Agreed. A friend of mine had the 1.9TDi 110 but in a Golf Estate, oddly. Even with constant abuse, and a boot that remained full throughout ownership, it still returned epic MPG and really could move in the mid range.

        His dad actually owned the 300k Passat Estate another friends dad now owns and uses daily. It’s never cleaned, but it runs as sweet as a sweet thing with sugar on it, topped with a honey glaze.

        Also justy noticed that the above linked car is within budget! Result. Steel wheels may put off some, but adds to the useability I think.

        Reply
  6. August 22, 2012
    gordon

    astra van……..ha ha nice comment……are they that fast or is it just company van driver’s big boots?

    Reply
    • August 22, 2012
      Gavin Braithwaite-Smith

      I’m tempted to organise a track day for Astravans, just to find out!

      Reply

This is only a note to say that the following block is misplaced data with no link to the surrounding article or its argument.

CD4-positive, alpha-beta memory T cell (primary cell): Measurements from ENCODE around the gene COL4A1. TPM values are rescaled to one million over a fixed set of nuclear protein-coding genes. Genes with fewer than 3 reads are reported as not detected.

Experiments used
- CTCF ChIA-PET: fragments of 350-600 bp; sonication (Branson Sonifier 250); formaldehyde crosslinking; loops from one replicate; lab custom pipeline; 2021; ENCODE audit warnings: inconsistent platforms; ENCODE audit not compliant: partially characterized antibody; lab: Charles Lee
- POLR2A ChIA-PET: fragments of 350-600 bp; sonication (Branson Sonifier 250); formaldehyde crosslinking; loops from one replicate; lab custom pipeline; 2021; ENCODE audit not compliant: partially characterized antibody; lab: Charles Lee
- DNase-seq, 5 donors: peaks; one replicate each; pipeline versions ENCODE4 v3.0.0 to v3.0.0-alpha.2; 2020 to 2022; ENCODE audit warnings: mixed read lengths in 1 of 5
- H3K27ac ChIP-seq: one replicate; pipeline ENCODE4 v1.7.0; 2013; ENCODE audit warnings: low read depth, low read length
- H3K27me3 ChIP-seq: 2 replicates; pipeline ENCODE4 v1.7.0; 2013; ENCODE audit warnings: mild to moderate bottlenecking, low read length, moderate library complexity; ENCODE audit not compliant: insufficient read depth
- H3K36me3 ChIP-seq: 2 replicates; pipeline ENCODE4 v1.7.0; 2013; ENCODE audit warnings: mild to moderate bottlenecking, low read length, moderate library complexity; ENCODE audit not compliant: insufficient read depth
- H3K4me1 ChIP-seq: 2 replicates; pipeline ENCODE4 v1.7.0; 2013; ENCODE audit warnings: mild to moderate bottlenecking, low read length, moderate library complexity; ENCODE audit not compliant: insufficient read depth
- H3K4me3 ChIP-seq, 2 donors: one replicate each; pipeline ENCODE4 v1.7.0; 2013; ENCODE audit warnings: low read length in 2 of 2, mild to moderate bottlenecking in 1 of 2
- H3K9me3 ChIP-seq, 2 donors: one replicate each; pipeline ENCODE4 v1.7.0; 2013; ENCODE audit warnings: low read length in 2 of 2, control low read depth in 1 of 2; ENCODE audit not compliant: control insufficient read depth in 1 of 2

7. August 22, 2012
    Rafael

    Sam would have to choose between a workhorse made just to travel painlessly from A o B, or a daily driver a bit more interesting, something you start to wash every weekend and once finished admire for a few minutes.

    In the first case, a Superb is…well, superb. Comfortable and very economical.
    In the second a 240 or a 9000 starts to make sense. I´m a little biased, but knowing a bit about 9000s, with that budget Sam could afford to buy a very good 9000 CS (it seems the 2.3 LPT was the most economical), clean the oil sump and pick up tube, change the coolant hoses, and he´ll have money left to buy petrol for a few months.

    Reply
  8. August 22, 2012
    Simon Hingston

    Never thought I’d say this but avoid the Volvo! They are lovely (though that particular one shouts over priced dog to me) but these days they cost way too much to run for any distance. My 740 Turbo (which is more economical as less stressed) managed to average 32 with the 2.3 and a 240 would probably get around 25, hopefully. Damn.